The Sensitivity of the Cornea in Normal Eyes

Conference paper
Part of the Springer Series in Optical Sciences book series (SSOS, volume 8)


The human cornea is probably endowed with the greatest density of nerve fibres of any tissue in the body. For this reason it is assumed to be the most sensitive structure (1) a characteristic which is, of course, essential to elicit the palpebral reflex which shuts the eyelids and therefore protects the eye. The cornea is innervated by the long and short ciliary nerves which are branches of the ophthalmic division of the fifth cranial nerve. These nerves lose their myelin sheath as they enter the cornea from the limbus so as not to interfere with the transparency. Only free nerve endings and supposedly some Krause end bulbs have been observed histologically (2). In this paper we shall review some of the factors which influence corneal sensitivity in normal (that is, not pathological) eyes. This information is essential as the basis from which to differentiate what is normal from what is pathological.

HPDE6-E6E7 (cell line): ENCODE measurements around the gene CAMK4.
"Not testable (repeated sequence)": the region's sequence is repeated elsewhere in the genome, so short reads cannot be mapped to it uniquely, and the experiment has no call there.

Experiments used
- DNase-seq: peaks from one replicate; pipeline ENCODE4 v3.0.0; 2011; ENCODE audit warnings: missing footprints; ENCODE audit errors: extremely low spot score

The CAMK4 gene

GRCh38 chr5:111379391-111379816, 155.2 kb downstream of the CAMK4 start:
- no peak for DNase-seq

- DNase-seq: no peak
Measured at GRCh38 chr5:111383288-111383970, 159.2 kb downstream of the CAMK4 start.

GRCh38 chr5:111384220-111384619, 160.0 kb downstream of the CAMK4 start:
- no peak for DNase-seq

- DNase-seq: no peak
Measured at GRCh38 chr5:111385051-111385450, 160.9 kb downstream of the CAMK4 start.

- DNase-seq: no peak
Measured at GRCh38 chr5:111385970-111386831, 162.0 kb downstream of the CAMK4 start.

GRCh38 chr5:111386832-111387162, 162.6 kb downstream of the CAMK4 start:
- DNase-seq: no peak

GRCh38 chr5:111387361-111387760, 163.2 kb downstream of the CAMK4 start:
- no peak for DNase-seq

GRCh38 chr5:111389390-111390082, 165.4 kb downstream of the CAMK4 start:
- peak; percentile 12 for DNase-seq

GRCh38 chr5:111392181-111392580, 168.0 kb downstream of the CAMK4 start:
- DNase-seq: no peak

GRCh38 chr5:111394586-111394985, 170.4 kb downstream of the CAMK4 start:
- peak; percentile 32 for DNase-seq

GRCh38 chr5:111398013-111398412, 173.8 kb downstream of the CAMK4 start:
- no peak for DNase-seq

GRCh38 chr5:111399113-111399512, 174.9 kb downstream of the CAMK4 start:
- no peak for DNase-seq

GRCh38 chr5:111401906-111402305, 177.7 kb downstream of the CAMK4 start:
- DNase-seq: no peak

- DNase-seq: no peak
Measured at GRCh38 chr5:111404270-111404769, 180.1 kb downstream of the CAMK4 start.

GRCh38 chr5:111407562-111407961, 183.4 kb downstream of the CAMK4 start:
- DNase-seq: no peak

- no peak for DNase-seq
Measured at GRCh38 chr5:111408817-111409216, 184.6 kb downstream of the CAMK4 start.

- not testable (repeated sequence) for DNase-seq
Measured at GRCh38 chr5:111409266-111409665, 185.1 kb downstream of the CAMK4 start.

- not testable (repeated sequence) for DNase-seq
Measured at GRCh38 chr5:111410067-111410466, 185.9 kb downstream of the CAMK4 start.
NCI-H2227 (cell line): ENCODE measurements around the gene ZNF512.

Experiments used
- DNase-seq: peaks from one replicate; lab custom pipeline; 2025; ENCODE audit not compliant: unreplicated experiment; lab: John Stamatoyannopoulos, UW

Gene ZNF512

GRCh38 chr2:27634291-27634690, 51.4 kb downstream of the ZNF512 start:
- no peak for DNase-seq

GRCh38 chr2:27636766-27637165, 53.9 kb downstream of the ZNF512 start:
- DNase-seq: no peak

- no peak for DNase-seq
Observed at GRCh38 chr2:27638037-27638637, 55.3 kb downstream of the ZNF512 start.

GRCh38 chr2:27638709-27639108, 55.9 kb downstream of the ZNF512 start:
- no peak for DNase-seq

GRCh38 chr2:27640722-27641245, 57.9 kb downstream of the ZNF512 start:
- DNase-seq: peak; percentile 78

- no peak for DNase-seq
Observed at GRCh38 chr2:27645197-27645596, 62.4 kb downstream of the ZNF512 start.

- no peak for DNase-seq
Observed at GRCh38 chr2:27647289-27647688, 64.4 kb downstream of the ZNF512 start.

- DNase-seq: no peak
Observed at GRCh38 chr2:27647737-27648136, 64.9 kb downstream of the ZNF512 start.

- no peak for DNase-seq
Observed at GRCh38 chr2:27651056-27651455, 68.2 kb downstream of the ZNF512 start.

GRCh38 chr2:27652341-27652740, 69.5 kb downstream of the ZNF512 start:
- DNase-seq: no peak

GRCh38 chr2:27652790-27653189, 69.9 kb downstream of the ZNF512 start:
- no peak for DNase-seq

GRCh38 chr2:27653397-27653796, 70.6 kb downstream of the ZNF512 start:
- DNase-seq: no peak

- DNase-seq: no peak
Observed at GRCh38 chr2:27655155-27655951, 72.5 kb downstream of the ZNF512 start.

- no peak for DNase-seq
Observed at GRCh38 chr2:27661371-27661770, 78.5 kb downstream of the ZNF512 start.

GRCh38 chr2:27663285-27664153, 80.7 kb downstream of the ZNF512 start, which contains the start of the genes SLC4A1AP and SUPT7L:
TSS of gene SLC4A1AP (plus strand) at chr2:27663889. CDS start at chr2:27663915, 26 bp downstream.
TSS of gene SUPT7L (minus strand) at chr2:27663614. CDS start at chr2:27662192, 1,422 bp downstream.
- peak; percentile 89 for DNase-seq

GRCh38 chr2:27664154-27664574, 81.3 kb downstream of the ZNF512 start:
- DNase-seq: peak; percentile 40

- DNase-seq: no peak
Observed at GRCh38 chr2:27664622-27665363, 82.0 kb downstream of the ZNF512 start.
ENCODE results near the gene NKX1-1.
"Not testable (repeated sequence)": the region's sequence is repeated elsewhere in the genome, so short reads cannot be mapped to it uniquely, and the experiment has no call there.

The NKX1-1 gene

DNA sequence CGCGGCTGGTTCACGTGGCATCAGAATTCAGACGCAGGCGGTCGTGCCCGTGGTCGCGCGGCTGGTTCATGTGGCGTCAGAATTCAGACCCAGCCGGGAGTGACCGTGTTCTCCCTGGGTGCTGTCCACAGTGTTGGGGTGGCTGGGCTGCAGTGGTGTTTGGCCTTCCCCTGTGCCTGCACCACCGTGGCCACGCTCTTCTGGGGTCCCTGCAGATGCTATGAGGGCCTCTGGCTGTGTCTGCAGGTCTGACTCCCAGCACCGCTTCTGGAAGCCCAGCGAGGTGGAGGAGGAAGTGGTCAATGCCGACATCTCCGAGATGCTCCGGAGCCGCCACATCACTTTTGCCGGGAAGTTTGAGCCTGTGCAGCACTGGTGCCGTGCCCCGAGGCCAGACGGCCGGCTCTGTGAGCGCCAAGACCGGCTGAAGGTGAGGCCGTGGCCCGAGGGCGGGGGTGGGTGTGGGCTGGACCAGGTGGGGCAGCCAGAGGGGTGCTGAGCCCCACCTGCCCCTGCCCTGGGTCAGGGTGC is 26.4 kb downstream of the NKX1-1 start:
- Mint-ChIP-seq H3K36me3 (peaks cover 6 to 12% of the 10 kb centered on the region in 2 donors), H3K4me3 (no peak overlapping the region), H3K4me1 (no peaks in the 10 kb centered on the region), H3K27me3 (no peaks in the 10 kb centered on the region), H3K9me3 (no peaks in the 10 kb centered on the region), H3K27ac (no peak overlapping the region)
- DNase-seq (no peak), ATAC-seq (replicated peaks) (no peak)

Contact Lens Trigeminal Neuralgia Corneal Edema Good Accord Wear Contact Lens 
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Copyright information

© Springer Science+Business Media New York 1978

Authors and Affiliations

  1. 1.University of Wales Institute of Science and TechnologyCardiffGB

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